Madagascar leaders in talks deadlock

Madagascar’s two main political rivals locked horns Thursday over the formation of a unity government at the start of a second day of talks on the political crisis sparked by last year’s coup.

Strongman Andry Rajoelina, the former mayor of the capital who seized power with the army’s backing in March 2009, insisted the talks in South Africa had “little chance” of success.

“I think there is little chance of setting up a government of national unity and solutions must be sought elsewhere,” he told reporters as negotiations broke off in the early hours of Thursday with no apparent progress.

“There is a gap between reality and the agreement that has already been established,” Rajoelina said.

But ousted president Marc Ravalomanana — now living in exile in South Africa — insisted he was not to blame for the deadlock and that the talks were still alive.

“I enter the second day of peace talks with no pre-conditions, except those needed to bring about free and fair elections in Madagascar,” he said in a statement.

“I am prepared to stay in Pretoria as long as it takes to reach a deal acceptable to all.”

The talks set to resume later on Thursday are the latest in a series of meetings between the Ravalomanana and Rajoelina factions, and former presidents Didier Ratsiraka and Albert Zafy.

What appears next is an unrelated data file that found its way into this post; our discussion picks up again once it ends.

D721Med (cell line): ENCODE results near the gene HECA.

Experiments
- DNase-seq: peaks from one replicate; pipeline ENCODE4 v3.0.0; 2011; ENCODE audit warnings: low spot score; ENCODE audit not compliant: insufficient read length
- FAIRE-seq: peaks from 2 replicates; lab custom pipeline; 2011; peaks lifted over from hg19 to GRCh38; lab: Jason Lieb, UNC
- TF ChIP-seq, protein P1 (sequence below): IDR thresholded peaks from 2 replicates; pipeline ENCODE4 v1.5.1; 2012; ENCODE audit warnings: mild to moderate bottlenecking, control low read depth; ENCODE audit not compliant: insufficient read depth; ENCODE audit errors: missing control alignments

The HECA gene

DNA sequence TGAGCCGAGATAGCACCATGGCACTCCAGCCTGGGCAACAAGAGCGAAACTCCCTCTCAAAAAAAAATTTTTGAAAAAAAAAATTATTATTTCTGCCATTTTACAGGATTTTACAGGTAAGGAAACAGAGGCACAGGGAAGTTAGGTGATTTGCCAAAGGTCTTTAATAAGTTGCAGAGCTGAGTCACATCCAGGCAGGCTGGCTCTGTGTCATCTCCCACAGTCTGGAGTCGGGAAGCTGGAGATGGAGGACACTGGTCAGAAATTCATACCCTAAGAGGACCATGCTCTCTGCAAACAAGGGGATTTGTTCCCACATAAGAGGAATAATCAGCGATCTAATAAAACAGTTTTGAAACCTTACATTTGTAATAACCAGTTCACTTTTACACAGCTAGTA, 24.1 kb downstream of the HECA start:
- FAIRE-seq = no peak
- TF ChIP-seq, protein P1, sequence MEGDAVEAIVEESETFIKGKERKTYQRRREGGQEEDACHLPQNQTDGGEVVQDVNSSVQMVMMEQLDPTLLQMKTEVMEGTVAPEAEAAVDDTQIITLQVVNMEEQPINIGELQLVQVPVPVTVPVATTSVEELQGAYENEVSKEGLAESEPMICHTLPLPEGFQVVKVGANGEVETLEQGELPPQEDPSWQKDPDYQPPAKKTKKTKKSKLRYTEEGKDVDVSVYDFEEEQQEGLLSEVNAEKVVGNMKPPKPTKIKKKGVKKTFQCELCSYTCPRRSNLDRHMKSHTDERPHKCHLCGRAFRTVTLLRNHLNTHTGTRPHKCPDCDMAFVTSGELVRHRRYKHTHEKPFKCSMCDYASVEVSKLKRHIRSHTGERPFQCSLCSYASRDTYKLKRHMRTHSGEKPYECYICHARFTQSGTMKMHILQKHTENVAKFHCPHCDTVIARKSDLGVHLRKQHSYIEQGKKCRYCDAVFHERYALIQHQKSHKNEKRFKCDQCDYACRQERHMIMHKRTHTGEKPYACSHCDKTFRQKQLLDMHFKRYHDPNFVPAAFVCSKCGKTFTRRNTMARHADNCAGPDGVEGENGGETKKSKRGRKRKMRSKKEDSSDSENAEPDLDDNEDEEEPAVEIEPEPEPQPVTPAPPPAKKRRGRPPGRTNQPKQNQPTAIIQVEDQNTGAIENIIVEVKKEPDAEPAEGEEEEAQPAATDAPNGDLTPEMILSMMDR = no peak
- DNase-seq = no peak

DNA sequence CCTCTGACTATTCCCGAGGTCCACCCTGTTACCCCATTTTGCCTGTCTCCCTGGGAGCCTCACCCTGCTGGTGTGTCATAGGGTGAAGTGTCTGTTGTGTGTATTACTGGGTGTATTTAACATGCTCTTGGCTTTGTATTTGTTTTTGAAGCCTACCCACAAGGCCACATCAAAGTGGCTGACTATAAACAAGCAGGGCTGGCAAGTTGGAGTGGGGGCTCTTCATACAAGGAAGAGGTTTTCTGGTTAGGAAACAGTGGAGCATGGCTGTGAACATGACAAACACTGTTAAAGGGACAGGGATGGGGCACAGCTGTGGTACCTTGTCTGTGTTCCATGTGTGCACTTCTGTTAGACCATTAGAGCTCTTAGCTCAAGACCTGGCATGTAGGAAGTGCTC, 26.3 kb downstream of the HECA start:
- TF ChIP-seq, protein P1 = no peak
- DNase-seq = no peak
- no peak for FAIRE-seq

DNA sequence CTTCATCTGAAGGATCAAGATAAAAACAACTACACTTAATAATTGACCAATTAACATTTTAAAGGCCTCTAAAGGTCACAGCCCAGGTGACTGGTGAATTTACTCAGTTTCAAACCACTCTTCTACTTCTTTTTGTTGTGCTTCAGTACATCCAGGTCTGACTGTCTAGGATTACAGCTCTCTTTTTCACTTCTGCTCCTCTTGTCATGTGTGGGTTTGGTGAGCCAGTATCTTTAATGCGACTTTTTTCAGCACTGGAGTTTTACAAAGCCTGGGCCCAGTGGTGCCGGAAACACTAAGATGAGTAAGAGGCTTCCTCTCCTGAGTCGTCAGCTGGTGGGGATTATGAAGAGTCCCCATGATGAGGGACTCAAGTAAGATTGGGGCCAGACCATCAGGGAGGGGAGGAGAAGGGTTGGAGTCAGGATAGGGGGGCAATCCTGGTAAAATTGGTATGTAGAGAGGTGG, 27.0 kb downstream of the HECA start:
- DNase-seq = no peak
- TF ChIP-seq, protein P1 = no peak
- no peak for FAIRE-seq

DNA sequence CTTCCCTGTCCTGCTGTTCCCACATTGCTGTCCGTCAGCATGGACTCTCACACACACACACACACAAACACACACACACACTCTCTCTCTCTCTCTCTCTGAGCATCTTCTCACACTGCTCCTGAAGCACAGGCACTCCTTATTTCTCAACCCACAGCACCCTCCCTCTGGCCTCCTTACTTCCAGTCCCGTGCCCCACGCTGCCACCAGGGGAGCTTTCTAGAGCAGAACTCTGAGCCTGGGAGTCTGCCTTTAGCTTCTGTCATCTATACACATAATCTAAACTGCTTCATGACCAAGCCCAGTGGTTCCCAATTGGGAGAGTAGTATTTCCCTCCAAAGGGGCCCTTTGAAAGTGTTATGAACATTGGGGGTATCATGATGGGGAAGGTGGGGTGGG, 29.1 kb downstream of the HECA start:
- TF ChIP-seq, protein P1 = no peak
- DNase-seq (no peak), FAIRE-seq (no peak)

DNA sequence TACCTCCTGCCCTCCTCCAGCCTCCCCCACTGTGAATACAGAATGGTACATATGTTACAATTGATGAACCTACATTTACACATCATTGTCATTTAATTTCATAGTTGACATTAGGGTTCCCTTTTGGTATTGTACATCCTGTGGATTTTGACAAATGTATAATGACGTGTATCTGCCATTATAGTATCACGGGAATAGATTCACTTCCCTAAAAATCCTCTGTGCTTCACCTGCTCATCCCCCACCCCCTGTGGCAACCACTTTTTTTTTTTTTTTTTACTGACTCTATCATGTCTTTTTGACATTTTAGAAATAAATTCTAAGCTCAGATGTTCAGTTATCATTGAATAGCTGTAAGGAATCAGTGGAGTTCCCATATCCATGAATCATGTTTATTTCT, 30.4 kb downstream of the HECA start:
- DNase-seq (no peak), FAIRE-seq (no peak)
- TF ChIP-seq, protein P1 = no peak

The four political leaders in November signed a power-sharing accord that was later spurned by Rajoelina, prompting the African Union to slap travel and economic bans on him and scores of his backers last month.

Former colonial power France and the 15-member Southern African Development Community are mediating the talks aimed at setting up a unity government that would lead the vast Indian Ocean island toward fresh elections.

Under the previous agreement, Rajoelina was to retain the presidency but with two “co-presidents” from the other political movements.

The four rivals also agreed to establish a transitional institution ahead of elections.

But Rajoelina has since spurned the accords, sacked a compromise prime minister and announced the country would hold elections.

Disagreements between the four leaders on the allocation of seats in the agreed unity government also wrecked the implementation of their agreements.

“I am ready to form a government with the other political forces, including the former president and even the other presidents, to head toward elections,” Rajoelina, a 35-year-old disc jockey, said.

But he also said: “There are demands that I cannot accept from the former president” Ravalomanana.

Rajoelina said legislative elections should be held within several months and a presidential election in November. –Sapa-AFP

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